Yes, The Land of The Free is set to impose gun rights restrictions.  I would argue, much more importantly, no one is talking about fiscal restrictions or central bank control.  The United States Government constantly teeters on the verge of defaulting on its mountain of debt.  The German Central Bank has announced that they will withdraw their massive gold holdings from the United States and repatriate it in an unprecedented move that clearly indicates central banks around the world don’t trust each other – and specifically don’t trust the US Federal Reserve or The US Treasury, both of whom have refused to allow gold audits for years.

We exceeded the US debt-ceiling of $16.39 trillion on Jan 1, 2013.  The arguing hasn’t even begun yet, but the Treasury has already said it will begin tapping civil servant retirement fundsbecause Congress has not yet raised the ceiling and we’re BROKE.  For a little history, Gold ran from $1500/oz. to $1900/oz. in a three-month period from June to September, 2011 the last time the politicians had a big fight over a debt ceiling.  The US also came very close to losing its credit rating.  During times of corrupt monetary policy, rogue governments and a corrosion of public confidence in our political, economic and financial systems, one must own the one asset that detaches your wealth from all of them:  hard gold and silver.

They WILL Raise the Ceiling

As Citigroup has predicted, “First Complacency, Then Horror” is the current and common path through these fiscal messes.  Asset markets are likely to ignore the debt ceiling until the last minute, or even later, and then rather than being proactive people, we will be stuck in reactive panic.

There is no choice but to raise the debt ceiling.  And debt is a self-imploding monster with a set path.  The only question is not if but when the DEBT-BOMB explodes.  Raising the debt ceiling (or not raising the debt ceiling) has no effect on spending.  Raising the ceiling simply allows the Treasury to pay for spending that congress has already approved.  The bottom line is, debt cannot be reduced, period.  We don’t pay the compounding interest on our debt; we borrow more money and add it back into the deficit.

The Treasury has debt running up to $28 trillion by 2018.  That’s a $1.5 trillion deficit per year (plus compounded interest) for 6 years.   Gold and gas prices follow debt.  If the cost of gasoline to move your car (or get food to your area) is going to double by 2018 as debt doubles, so will gold.  That means gold is protecting your purchase power against the coming debt bomb and the inflation that will follow.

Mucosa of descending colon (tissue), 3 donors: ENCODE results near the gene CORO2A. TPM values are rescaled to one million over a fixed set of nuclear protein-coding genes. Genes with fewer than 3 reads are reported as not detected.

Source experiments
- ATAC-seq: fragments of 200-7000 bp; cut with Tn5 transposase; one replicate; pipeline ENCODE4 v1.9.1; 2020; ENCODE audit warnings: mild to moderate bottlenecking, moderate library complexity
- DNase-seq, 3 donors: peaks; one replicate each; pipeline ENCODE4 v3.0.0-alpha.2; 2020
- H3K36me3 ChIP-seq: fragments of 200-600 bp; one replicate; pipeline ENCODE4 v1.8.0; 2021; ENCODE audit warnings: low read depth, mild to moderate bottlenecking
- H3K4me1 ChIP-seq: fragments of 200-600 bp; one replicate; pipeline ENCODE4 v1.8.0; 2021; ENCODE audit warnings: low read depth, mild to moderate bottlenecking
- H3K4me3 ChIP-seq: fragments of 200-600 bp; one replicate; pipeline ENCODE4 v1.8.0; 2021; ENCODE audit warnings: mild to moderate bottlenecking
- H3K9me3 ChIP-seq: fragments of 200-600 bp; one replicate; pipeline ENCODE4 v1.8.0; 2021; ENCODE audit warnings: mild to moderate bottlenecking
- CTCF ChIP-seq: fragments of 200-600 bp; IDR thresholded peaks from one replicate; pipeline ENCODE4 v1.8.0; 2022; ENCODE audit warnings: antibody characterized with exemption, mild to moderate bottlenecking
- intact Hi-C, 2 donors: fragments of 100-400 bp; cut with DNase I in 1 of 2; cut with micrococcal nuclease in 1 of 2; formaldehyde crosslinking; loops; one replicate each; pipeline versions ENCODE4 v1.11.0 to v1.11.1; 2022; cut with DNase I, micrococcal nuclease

Here’s the correlation between Debt, Gold and Gas since 2005:

  • 2005 US Debt = 7.6T | Gold = $430/oz. | Gas = $1.82/gallon
  • 2006 US Debt = 8.1T | Gold = $520/oz. | Gas = $2.28/gallon
  • 2007 US Debt = 8.7T | Gold = $635/oz. | Gas = $2.40/gallon
  • 2008 US Debt = 10.7T | Gold = $875/oz. | Gas = $2.90/gallon
  • 2009 US Debt = 10.6T | Gold = $855/oz. | Gas = $1.90/gallon
  • 2010 US Debt = 12.3T | Gold = $1,100/oz. | Gas = $2.80/gallon
  • 2011 US Debt = 14T | Gold = $1,360/oz. | Gas = $3.15/gallon
  • 2012 US Debt = 15.2T | Gold = $1,545/oz. | Gas = $3.40/gallon

And here’s where we’re going:

  • 2013 US Debt = 17T | Gold = $1,875/oz. | Gas = $4.50/gallon
  • 2014 US Debt = 18.8T | Gold = $2,200/oz. | Gas = $5.00/gallon
  • 2015 US Debt = 21T | Gold = $2,600/oz. | Gas = $6.00/gallon
  • 2016 US Debt = 22.7T | Gold = $3,100/oz. | Gas = $6.75/gallon
  • 2017 US Debt = 25.5T | Gold = $3,575/oz. | Gas = $7.50/gallon
  • 2018 US Debt = 28T | Gold = $3,800/oz. | Gas = $9.00/gallon

And so on, with many outside shots of inflation breaking out, banking systems imploding, currencies failing, or any host of black-swan events that could speed this trajectory.

We Have Passed the point of No Return

As a result of our actions, money printing will accelerate at a much faster pace in order to service that debt and keep interest rates low, which will further drive up the debt.  The fact is, debt MUST grow because of compounding interest and spending liabilities, yet it can’t grow forever.  At some point in this debt accumulation process we hit a wall; there’s an “end game.”  That end game is either when the service on our debt exceeds our income or when the rest of the world stops loaning the US money and the Fed can’t possibly print enough money to support the Treasury market.  At that point, rates rise, credit ratings get hit and economic growth literally stops.